Hughes began his new office with two significant moves: an increase in legislative drafting strength, and the appointment as departmental secretary of Clarrie Harders – who remained until 1979, and in 1997 praised Hughes as “the best attorney-general under whom I served.” Hancock demonstrates convincingly that this assessment is justified.

Hughes’s name seems forever to conjure up memories of the Sunday in 1970 when protesters against conscription for the Vietnam War presented themselves at his home and he drove them away with a cricket bat. He was still indignant when he addressed the parliament three days later, but insisted that in dealing with such issues as attorney-general, he had “at all times endeavoured to exercise a judgement based on caution, moderation and restraint.” Hancock agrees that this was the case.

In 1969, when Gorton denounced as an “incitement to mutiny” a trade union meeting urging conscripts to act according to conscience, Hughes insisted that “it would be most unwise to prosecute… when the context is highly political.” Three weeks before the Moratorium marches of 8 May 1970, Hughes made a ministerial statement inveighing against communist influence but primarily urging Labor members and other “well-intentioned citizens” to rethink their participation. On 6 May, under pressure to name the communists involved, he agreed that they existed but cautioned against press exaggerations of their role – and concluded that it would not be “proper” to name names under parliamentary privilege.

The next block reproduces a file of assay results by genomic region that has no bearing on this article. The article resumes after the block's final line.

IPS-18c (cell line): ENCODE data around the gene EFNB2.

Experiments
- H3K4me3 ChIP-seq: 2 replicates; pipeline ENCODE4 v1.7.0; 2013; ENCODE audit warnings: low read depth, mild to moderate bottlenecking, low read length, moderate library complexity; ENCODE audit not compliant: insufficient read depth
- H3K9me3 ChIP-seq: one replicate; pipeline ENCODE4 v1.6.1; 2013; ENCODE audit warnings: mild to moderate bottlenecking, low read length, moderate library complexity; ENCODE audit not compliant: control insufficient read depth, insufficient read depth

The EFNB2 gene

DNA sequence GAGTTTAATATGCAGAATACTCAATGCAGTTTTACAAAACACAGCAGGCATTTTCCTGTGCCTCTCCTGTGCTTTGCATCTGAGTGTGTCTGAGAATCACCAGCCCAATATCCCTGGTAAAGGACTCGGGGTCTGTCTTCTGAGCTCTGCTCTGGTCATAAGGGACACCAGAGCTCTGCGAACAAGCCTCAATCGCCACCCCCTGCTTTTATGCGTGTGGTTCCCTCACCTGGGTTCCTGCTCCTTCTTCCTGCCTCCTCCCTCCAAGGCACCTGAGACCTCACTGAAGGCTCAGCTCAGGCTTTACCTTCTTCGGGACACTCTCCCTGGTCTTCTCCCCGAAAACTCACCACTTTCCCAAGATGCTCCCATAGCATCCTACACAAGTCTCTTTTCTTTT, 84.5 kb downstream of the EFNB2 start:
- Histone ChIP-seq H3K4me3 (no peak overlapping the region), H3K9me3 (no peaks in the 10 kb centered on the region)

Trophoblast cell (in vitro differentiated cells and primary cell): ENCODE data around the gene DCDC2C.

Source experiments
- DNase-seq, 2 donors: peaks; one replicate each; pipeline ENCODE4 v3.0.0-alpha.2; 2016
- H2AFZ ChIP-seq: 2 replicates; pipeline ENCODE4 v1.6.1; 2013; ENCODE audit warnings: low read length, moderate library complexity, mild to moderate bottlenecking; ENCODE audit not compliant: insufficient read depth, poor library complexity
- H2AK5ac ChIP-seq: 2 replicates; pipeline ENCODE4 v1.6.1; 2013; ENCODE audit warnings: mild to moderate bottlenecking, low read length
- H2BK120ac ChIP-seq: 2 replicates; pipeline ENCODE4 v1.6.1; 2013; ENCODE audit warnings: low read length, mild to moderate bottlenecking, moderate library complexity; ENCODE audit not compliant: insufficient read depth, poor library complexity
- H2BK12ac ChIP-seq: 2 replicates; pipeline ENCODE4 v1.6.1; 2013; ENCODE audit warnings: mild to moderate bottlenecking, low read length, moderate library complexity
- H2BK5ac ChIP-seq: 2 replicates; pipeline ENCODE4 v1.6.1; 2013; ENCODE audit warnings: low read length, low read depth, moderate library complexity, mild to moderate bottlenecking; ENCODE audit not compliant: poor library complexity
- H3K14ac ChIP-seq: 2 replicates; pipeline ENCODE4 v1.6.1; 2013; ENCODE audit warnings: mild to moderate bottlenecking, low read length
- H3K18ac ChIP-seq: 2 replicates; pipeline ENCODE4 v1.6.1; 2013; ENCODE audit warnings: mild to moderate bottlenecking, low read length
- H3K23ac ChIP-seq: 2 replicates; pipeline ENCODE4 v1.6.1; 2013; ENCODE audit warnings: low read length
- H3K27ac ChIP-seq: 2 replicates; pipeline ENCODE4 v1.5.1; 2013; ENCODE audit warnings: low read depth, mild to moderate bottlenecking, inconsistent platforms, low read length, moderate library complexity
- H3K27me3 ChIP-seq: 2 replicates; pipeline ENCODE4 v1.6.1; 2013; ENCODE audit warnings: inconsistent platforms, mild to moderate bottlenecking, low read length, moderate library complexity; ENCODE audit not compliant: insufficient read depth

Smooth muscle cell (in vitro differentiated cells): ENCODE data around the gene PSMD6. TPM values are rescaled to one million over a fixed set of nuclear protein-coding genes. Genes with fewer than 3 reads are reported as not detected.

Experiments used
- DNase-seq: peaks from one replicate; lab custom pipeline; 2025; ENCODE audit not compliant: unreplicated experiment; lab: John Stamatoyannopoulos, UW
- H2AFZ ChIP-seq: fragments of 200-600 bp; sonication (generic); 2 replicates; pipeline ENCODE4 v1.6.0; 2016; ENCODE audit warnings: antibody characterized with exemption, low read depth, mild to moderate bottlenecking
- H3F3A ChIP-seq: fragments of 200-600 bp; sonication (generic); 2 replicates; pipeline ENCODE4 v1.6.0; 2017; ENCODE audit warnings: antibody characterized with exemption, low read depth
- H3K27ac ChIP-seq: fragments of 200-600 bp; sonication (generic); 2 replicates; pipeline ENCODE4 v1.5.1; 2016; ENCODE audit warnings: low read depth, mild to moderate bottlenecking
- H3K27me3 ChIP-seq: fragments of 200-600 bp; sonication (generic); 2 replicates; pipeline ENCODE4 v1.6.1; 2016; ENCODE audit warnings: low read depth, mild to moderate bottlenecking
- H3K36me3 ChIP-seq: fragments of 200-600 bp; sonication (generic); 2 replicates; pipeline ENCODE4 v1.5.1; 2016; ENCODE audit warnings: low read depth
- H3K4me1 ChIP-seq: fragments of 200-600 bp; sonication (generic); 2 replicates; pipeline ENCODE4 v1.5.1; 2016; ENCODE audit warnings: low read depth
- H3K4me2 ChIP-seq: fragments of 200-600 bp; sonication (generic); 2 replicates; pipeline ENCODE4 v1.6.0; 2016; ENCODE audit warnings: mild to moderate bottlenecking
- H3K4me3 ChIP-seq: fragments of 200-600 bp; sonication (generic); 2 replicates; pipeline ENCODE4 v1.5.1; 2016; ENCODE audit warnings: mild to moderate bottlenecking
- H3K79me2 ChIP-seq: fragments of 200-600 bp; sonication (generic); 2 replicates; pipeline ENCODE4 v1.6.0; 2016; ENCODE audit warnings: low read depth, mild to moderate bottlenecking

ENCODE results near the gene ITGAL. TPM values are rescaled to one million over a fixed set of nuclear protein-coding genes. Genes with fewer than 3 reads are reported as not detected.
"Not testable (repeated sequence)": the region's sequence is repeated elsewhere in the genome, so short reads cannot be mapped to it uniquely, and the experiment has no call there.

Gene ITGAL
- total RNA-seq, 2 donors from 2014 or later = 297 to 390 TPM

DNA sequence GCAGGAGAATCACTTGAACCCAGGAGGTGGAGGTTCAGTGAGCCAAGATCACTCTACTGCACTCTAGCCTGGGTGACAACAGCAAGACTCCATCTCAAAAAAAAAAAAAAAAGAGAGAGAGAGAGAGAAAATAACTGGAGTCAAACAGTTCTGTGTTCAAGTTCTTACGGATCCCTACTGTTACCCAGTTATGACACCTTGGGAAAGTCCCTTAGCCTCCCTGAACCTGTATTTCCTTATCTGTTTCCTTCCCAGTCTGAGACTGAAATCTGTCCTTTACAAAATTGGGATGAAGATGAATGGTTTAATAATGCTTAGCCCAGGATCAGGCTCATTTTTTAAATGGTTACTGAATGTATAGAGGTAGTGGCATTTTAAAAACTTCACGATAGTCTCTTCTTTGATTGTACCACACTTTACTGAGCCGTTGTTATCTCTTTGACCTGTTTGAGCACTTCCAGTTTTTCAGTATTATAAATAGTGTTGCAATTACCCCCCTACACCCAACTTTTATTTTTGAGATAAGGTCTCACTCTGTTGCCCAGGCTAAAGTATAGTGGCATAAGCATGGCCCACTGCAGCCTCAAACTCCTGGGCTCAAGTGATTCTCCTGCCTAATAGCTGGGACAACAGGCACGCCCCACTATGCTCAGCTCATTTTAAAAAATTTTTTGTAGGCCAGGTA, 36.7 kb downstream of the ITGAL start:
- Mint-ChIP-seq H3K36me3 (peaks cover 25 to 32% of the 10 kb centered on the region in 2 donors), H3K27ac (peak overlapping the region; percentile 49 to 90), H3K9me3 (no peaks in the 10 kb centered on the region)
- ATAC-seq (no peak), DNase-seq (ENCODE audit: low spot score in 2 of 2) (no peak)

But Hughes’s major achievements as attorney-general came to fruition only under the Whitlam government, in the Seas and Submerged Lands Act 1973 and the Trade Practices Act 1974. The former sought to settle the question of sovereignty over the territorial sea; in 1975 the High Court would hold that it lay with the Commonwealth. The latter was a sequel to the High Court’s decision in the Concrete Pipes Case (which Hughes himself had argued), which cleared the way for control of restrictive trade practices through the power relating to corporations. Both issues were anathema to the anti-Gortonites, whom Hughes saw as “termites,” “troglodytes,” and “Gadarene swine” – the equivalent of today’s “Delcons.”